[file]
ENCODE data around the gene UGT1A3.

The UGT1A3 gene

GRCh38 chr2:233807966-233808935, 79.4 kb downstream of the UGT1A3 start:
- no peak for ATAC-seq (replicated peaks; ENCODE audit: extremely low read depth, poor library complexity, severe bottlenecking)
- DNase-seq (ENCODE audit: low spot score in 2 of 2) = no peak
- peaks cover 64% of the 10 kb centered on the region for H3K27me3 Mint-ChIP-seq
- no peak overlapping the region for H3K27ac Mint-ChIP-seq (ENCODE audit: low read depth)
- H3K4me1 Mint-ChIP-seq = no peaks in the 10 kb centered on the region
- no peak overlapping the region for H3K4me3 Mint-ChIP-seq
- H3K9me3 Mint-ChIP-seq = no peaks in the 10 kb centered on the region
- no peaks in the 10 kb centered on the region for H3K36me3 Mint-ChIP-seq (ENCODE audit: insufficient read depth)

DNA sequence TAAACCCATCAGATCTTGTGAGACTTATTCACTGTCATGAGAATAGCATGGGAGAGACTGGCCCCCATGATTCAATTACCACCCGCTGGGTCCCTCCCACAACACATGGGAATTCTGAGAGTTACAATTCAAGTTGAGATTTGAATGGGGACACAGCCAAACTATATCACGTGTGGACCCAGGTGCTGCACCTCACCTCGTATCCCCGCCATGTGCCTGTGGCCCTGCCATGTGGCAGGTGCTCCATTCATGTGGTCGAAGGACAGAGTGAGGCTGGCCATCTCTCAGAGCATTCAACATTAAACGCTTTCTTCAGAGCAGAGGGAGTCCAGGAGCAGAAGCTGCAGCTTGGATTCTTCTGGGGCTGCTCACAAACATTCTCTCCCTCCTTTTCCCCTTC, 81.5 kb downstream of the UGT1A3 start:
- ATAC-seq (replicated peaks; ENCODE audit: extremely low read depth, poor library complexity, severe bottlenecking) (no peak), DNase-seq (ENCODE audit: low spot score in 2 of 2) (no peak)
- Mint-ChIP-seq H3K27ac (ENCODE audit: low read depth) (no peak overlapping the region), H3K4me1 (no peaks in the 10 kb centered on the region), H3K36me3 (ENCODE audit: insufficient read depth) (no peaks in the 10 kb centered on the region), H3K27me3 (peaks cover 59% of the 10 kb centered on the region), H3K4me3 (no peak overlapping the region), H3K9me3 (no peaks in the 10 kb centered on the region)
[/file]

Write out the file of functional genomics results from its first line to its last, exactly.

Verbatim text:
ENCODE data around the gene UGT1A3.

The UGT1A3 gene

GRCh38 chr2:233807966-233808935, 79.4 kb downstream of the UGT1A3 start:
- no peak for ATAC-seq (replicated peaks; ENCODE audit: extremely low read depth, poor library complexity, severe bottlenecking)
- DNase-seq (ENCODE audit: low spot score in 2 of 2) = no peak
- peaks cover 64% of the 10 kb centered on the region for H3K27me3 Mint-ChIP-seq
- no peak overlapping the region for H3K27ac Mint-ChIP-seq (ENCODE audit: low read depth)
- H3K4me1 Mint-ChIP-seq = no peaks in the 10 kb centered on the region
- no peak overlapping the region for H3K4me3 Mint-ChIP-seq
- H3K9me3 Mint-ChIP-seq = no peaks in the 10 kb centered on the region
- no peaks in the 10 kb centered on the region for H3K36me3 Mint-ChIP-seq (ENCODE audit: insufficient read depth)

DNA sequence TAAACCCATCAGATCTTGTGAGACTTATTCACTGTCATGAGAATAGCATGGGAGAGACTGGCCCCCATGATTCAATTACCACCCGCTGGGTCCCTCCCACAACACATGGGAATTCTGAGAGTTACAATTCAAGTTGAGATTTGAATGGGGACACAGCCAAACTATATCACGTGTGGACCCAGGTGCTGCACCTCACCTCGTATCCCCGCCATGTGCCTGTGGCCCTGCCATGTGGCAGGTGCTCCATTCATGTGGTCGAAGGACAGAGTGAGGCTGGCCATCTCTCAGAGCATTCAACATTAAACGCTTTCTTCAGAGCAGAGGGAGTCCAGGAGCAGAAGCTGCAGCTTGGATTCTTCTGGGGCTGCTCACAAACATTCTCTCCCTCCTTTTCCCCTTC, 81.5 kb downstream of the UGT1A3 start:
- ATAC-seq (replicated peaks; ENCODE audit: extremely low read depth, poor library complexity, severe bottlenecking) (no peak), DNase-seq (ENCODE audit: low spot score in 2 of 2) (no peak)
- Mint-ChIP-seq H3K27ac (ENCODE audit: low read depth) (no peak overlapping the region), H3K4me1 (no peaks in the 10 kb centered on the region), H3K36me3 (ENCODE audit: insufficient read depth) (no peaks in the 10 kb centered on the region), H3K27me3 (peaks cover 59% of the 10 kb centered on the region), H3K4me3 (no peak overlapping the region), H3K9me3 (no peaks in the 10 kb centered on the region)